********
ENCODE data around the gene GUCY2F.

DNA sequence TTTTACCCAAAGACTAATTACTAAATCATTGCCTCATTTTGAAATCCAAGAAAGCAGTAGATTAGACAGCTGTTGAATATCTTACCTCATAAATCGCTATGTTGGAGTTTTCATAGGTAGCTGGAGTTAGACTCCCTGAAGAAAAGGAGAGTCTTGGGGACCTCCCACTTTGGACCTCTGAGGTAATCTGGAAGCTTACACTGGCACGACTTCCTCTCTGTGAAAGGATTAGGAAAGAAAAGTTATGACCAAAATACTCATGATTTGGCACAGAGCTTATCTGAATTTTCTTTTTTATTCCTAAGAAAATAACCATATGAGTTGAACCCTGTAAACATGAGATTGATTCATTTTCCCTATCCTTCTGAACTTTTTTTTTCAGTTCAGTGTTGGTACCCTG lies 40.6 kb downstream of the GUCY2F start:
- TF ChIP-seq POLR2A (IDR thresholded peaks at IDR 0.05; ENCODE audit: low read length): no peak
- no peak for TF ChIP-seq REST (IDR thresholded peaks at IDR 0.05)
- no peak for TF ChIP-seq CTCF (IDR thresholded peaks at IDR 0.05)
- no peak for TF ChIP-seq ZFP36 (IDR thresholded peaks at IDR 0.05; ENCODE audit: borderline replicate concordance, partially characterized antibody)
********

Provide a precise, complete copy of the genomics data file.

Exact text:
ENCODE data around the gene GUCY2F.

DNA sequence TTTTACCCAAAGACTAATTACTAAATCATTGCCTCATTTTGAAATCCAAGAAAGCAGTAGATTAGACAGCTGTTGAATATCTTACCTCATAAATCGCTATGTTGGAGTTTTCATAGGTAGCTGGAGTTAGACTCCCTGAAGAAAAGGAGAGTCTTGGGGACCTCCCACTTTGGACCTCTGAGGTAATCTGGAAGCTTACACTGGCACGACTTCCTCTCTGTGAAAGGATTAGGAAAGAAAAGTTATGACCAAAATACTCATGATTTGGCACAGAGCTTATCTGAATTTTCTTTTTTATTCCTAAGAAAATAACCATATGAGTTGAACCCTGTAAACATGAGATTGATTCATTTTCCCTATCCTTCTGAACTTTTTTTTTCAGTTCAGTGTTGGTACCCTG lies 40.6 kb downstream of the GUCY2F start:
- TF ChIP-seq POLR2A (IDR thresholded peaks at IDR 0.05; ENCODE audit: low read length): no peak
- no peak for TF ChIP-seq REST (IDR thresholded peaks at IDR 0.05)
- no peak for TF ChIP-seq CTCF (IDR thresholded peaks at IDR 0.05)
- no peak for TF ChIP-seq ZFP36 (IDR thresholded peaks at IDR 0.05; ENCODE audit: borderline replicate concordance, partially characterized antibody)